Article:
Bankruptcy is not an easy escape route from debt, warns Furley Page

15th May 2013

Has the stigma of bankruptcy been reduced and are the personal and business handicaps associated with becoming a bankrupt lessened?

“When high-profile individuals like Kerry Katona, Joe Swash, and Martine McCutcheon are made bankrupt, it appears to many that the stigma attached to bankruptcy has declined, and people can simply wipe out their debt through bankruptcy,” says Natasha Biggs, a solicitor with law firm Furley Page.

“When celebrities who appear to have been reckless with their spending appear free of the debt 12 months later, the perception of bankruptcy is tainted. But debtors can find themselves in difficulties for lots of reasons, not just living a luxury lifestyle. Loss of a job, illness and divorce can all leave people unable to pay their debts,” says Natasha, who is a member of the insolvency and debt recovery team based at Furley Page’s offices in Chatham Historic Dockyard.

Natasha said that despite public perception, bankruptcy is on the decline in the UK. This is mostly due to the increased use of other debt management options such as Individual Voluntary Arrangements, Debt Relief Orders and debt management plans rather than a change in spending and falling debt accumulation by individuals.

“Bankruptcy can have far-reaching implications and may not live up to the public perception of an easy escape route from debt. Along with restrictions on holding directorships, you may also be barred from holding other jobs or public offices, while some employment contracts allow employers to dismiss bankrupt employees.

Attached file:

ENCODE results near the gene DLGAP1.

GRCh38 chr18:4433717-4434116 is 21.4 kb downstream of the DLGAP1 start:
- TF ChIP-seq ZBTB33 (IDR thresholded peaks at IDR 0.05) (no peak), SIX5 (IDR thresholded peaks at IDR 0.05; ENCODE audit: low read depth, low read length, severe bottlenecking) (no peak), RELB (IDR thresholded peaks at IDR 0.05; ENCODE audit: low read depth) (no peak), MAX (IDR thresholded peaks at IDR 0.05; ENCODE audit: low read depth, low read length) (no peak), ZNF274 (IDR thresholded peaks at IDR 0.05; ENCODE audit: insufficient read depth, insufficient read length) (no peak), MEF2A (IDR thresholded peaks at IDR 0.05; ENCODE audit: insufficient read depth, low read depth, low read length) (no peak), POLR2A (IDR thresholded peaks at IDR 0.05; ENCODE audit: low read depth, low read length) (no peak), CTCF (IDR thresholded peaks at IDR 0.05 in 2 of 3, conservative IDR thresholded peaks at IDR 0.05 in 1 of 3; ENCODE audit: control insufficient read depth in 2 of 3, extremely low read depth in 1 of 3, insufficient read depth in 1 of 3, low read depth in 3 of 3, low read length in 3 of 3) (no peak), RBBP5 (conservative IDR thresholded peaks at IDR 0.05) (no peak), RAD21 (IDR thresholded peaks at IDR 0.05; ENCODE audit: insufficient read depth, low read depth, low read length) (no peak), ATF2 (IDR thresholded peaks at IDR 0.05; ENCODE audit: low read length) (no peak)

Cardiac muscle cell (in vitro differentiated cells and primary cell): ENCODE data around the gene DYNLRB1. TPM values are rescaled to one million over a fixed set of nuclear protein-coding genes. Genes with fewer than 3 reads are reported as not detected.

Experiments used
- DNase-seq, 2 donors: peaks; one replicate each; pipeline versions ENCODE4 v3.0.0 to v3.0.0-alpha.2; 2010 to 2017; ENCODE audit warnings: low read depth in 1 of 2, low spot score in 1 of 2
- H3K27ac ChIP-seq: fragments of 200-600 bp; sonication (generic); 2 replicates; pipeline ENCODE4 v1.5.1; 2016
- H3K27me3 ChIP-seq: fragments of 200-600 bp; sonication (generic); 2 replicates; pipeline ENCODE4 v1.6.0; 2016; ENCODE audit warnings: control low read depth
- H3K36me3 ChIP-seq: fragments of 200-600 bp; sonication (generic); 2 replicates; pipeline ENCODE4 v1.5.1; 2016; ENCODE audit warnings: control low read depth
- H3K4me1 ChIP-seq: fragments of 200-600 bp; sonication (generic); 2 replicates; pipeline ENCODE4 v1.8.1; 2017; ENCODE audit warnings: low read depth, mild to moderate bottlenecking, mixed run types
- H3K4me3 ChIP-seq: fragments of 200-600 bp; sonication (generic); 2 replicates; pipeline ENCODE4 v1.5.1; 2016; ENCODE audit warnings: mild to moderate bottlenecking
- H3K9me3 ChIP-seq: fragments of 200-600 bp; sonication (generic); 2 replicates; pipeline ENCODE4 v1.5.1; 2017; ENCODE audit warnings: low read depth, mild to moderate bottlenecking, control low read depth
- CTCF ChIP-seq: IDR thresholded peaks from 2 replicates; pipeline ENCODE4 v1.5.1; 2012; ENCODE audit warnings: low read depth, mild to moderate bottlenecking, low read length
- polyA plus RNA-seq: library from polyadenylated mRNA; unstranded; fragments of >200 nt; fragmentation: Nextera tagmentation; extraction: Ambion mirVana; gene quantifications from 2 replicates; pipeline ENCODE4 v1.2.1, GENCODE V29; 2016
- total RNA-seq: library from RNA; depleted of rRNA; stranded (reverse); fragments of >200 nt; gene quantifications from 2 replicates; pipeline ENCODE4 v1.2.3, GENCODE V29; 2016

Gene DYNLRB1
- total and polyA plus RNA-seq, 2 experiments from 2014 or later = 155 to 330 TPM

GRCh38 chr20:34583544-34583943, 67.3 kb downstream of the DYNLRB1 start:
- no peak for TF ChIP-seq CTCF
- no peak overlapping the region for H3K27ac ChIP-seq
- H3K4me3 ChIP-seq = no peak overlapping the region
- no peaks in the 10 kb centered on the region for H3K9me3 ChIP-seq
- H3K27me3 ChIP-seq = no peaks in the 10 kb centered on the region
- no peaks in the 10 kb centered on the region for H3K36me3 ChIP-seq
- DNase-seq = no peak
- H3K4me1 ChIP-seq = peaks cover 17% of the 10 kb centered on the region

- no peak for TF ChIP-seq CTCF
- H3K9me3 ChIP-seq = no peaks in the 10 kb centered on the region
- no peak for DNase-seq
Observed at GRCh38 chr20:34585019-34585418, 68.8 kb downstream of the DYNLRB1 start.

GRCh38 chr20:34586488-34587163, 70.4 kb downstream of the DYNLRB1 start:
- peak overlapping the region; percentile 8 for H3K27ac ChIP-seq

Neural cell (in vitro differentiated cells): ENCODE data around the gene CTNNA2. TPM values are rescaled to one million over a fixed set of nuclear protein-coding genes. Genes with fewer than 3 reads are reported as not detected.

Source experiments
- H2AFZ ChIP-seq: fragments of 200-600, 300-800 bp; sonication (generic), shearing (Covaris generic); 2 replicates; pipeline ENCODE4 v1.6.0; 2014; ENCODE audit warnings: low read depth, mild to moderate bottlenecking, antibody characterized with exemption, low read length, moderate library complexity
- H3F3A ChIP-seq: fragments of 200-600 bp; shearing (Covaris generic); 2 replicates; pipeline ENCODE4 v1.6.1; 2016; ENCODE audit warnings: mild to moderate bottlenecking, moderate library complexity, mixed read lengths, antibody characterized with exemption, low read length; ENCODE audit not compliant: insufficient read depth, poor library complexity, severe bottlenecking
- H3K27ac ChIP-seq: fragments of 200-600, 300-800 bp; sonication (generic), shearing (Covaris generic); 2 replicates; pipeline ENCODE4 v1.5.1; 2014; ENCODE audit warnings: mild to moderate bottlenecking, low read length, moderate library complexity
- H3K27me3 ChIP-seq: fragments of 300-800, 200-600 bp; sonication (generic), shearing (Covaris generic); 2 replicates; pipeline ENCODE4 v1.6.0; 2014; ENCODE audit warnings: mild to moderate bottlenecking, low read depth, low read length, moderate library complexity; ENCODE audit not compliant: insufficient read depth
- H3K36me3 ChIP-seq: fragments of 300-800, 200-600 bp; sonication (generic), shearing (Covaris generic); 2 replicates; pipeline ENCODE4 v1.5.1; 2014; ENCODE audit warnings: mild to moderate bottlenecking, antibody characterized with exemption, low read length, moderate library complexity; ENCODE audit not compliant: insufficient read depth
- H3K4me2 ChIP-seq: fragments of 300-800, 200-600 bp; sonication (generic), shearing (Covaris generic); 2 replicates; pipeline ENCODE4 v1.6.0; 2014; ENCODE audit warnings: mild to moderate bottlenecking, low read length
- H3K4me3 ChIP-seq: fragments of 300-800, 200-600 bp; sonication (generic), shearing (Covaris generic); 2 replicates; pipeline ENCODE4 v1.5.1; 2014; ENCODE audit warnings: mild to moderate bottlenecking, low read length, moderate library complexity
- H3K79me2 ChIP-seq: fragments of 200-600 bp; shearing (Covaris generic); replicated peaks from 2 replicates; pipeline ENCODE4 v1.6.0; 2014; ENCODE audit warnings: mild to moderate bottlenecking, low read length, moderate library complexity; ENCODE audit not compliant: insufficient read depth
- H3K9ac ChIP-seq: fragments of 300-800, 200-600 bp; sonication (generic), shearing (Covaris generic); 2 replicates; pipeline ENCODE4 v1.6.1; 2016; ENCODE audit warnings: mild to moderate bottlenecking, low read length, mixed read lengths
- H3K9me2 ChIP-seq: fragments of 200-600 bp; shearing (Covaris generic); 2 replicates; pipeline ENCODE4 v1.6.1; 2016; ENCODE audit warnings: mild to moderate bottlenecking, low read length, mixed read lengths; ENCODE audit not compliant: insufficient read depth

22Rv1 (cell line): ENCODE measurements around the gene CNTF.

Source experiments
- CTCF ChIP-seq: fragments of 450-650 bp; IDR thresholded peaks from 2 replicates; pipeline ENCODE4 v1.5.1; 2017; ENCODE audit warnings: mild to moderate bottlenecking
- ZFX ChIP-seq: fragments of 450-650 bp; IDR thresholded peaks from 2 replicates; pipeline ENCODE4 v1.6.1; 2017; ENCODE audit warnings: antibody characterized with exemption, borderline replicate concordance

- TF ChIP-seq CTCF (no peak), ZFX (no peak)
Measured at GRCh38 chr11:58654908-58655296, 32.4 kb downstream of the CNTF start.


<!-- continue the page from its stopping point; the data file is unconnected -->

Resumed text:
“Those renting properties may find that their tenancy agreements do not allow a bankrupt individual to live there and they may have to seek alternative accommodation. The assets belonging to a bankrupt will be carefully considered and may be sold to discharge part of the debt, even jointly held assets such as the family home can be sold.

“You will be unable to obtain credit without disclosing your bankrupt status and it’s increasingly difficult to open a simple bank account as a discharged bankrupt. Your details will also be placed on the Insolvency Register, which is a publically accessible record and your credit record will be adversely effected for at least six years.”

Natasha says that while bankruptcy is usually discharged after a maximum of 12 months, you could be asked to pay any disposable income into an Income Payment Arrangement for three years before you are discharged.

“It goes without saying that when considering bankruptcy, it is important that legal advice is sought early, and all alternatives considered,” she adds.

For further information about bankruptcy and other debt management options, contact Natasha Biggs at nsb@furleypage.co.uk, call 01634 828277.

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